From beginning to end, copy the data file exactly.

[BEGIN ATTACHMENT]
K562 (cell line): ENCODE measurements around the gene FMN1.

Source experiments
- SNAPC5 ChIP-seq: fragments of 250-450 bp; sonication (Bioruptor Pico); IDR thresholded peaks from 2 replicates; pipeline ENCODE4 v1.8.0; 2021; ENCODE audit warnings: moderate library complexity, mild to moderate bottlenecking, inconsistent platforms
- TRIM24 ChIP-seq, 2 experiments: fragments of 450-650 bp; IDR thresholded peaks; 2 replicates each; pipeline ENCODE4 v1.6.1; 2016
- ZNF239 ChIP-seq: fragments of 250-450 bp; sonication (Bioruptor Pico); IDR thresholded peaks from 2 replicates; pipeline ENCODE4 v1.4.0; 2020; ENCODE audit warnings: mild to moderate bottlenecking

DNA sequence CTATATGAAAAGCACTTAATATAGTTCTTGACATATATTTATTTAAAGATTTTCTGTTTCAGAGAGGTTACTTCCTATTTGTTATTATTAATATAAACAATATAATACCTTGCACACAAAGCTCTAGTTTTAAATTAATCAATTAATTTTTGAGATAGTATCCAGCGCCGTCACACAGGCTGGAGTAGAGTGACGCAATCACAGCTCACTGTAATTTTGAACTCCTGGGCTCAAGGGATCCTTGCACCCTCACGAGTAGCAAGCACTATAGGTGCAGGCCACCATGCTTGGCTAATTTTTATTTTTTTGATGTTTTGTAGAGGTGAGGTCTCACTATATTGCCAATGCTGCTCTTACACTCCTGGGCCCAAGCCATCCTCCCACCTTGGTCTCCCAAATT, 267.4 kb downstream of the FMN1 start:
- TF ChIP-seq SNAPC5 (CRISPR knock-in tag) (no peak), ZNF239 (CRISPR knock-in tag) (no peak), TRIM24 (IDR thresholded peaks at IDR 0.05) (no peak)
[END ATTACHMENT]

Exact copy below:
K562 (cell line): ENCODE measurements around the gene FMN1.

Source experiments
- SNAPC5 ChIP-seq: fragments of 250-450 bp; sonication (Bioruptor Pico); IDR thresholded peaks from 2 replicates; pipeline ENCODE4 v1.8.0; 2021; ENCODE audit warnings: moderate library complexity, mild to moderate bottlenecking, inconsistent platforms
- TRIM24 ChIP-seq, 2 experiments: fragments of 450-650 bp; IDR thresholded peaks; 2 replicates each; pipeline ENCODE4 v1.6.1; 2016
- ZNF239 ChIP-seq: fragments of 250-450 bp; sonication (Bioruptor Pico); IDR thresholded peaks from 2 replicates; pipeline ENCODE4 v1.4.0; 2020; ENCODE audit warnings: mild to moderate bottlenecking

DNA sequence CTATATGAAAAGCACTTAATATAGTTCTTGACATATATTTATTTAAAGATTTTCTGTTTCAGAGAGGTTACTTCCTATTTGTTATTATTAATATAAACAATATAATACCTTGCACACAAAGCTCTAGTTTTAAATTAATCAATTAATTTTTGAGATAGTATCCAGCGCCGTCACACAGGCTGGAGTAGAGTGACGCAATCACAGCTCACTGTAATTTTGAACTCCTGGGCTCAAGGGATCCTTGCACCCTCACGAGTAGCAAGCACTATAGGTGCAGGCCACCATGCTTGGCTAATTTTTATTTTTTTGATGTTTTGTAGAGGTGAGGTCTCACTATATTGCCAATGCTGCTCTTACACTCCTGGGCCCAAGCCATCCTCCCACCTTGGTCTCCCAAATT, 267.4 kb downstream of the FMN1 start:
- TF ChIP-seq SNAPC5 (CRISPR knock-in tag) (no peak), ZNF239 (CRISPR knock-in tag) (no peak), TRIM24 (IDR thresholded peaks at IDR 0.05) (no peak)